|Architectural style||Greek Revival, Italianate|
|NRHP reference No.||83002941 |
|Added to NRHP||September 15, 1983|
The market, located at 26 South Arlington Ave just west of downtown Baltimore, runs the length of the 1100 block of Hollins St between South Arlington and South Carrollton Avenues. In 1829 the city granted the petition of a piano manufacturer named Joseph Newman and his brother Elias Newman, who together in 1842 founded Newman & Bros., (of whose pianos two are in the inventory of the Smithsonian), to erect a market house at their own expense  on land donated by banker George B. Dunbar. That structure blew down in a windstorm in 1838; the market was rebuilt and opened the following year. The market was expanded in 1864  through a $23,000 appropriation by the city  to construct the Italianate addition. The market is 29,803 square feet (2,769 m2) 
The Hollins Market building is at the center of the Hollins Market neighborhood. It is the geographical heart of what many refer to as Sowebo, and on the Sunday of Memorial Day weekend, is the center of an arts festival called Sowebohemian Arts Festival. Hollins Market is open Tuesday through Thursday 7:00 a.m. to 6:00 p.m., Friday and Saturday from 6:00 a.m. to 6:00 p.m. It is closed on Sundays and Mondays. In the early 1900s, many other businesses flourished around the market on Hollins St and other adjacent streets, including Riggy's Bar, Zirclears Bakery, Santo's Barbershop, etc. Actually Santo Scalco thought that it was such a great location, that he moved his barbershop from across the street from the Whitehouse where he cut several Presidents hair to 1141 Hollins St., which was at Hollins St. and Carrollton Ave.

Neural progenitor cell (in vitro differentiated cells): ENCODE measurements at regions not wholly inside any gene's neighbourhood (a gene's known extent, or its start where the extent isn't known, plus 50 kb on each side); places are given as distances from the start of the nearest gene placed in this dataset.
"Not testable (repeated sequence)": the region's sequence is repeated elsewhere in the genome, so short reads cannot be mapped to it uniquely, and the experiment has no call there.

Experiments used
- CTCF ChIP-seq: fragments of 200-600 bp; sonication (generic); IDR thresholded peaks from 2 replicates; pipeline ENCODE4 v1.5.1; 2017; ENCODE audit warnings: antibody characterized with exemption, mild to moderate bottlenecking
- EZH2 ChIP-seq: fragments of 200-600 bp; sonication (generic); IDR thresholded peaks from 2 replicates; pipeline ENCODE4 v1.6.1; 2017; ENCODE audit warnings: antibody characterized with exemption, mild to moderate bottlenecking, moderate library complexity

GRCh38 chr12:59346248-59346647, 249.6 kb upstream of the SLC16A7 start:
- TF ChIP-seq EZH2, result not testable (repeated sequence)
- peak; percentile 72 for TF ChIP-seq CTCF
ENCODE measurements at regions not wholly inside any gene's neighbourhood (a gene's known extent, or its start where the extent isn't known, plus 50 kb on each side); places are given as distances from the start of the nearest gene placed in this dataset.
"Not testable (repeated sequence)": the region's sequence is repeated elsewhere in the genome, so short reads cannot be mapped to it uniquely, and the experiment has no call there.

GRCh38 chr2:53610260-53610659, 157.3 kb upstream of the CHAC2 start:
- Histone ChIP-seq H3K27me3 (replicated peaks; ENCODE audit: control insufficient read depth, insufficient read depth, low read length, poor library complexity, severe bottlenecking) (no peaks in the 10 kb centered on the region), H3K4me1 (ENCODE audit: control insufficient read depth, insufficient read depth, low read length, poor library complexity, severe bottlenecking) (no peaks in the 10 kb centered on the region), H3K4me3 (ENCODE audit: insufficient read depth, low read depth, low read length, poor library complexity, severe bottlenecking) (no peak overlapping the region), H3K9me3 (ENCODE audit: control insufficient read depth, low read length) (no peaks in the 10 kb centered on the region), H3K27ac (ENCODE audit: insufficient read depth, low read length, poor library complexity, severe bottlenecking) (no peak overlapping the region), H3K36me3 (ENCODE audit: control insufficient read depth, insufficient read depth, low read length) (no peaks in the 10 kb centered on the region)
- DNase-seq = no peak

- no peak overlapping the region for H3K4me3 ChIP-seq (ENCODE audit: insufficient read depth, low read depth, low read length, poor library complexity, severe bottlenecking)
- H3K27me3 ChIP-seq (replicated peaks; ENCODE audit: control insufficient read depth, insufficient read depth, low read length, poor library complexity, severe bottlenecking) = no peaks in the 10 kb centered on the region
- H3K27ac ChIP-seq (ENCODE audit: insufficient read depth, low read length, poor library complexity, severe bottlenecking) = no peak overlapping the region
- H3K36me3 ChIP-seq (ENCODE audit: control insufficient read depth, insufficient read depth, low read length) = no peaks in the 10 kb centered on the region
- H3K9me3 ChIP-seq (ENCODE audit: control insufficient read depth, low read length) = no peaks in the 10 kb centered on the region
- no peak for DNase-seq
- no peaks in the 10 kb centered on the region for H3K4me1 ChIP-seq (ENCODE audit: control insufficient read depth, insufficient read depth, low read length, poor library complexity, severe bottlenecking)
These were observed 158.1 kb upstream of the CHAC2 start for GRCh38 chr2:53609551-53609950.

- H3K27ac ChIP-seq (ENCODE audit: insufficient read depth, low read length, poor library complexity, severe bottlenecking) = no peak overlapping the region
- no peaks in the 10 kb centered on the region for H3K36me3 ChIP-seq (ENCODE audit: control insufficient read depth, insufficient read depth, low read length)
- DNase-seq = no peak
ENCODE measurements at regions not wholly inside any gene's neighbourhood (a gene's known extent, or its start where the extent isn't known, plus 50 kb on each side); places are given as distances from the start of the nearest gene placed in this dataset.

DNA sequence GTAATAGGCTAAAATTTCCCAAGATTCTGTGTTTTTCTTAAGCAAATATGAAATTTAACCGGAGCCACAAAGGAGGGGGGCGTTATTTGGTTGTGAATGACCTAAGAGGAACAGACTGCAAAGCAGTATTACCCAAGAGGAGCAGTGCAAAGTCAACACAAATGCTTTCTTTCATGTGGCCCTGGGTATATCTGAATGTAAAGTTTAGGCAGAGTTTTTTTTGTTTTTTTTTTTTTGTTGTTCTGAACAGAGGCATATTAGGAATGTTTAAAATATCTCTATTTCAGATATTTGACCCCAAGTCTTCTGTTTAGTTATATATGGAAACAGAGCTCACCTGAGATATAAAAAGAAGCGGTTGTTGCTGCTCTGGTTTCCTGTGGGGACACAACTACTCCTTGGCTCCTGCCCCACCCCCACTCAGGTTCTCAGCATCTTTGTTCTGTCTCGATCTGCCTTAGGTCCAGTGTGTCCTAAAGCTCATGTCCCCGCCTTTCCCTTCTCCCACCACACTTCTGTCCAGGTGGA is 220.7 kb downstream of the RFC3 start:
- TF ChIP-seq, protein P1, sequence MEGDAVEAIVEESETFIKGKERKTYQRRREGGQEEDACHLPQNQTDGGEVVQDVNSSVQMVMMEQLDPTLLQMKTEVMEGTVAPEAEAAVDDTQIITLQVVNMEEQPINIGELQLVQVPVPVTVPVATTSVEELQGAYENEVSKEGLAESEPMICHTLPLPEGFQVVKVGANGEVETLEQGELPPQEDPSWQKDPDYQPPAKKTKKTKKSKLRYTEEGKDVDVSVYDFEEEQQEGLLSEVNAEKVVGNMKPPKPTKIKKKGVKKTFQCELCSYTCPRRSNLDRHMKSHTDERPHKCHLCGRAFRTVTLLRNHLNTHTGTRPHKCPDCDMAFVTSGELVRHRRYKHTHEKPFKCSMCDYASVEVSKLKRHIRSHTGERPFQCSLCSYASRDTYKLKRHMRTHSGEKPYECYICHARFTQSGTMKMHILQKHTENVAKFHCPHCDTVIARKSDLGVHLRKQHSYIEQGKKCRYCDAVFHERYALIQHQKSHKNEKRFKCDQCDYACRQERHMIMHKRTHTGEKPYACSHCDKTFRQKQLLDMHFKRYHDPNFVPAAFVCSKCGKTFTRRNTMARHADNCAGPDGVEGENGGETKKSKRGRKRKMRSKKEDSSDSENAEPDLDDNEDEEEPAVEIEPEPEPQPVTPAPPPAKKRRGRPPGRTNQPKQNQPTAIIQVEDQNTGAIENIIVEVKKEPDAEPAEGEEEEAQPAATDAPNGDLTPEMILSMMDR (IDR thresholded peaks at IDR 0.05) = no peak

- "National Register Information System". National Register of Historic Places. National Park Service. January 23, 2007.
- "Hollins Market". Baltimore Municipal Markets. Archived from the original on February 5, 2012. Retrieved January 8, 2014.
- "Union Square Hollins Market Historic District". National Park Service. Retrieved January 8, 2014.
- Dorsey, John & Dilts, James D., Guide to Baltimore Architecture (1997) p. 253-4. Tidewater Publishers, Centreville, Maryland ISBN 0-87033-477-8
- "Hollins Market". Baltimore Public Markets Corp. Archived from the original on January 12, 2014. Retrieved January 8, 2014.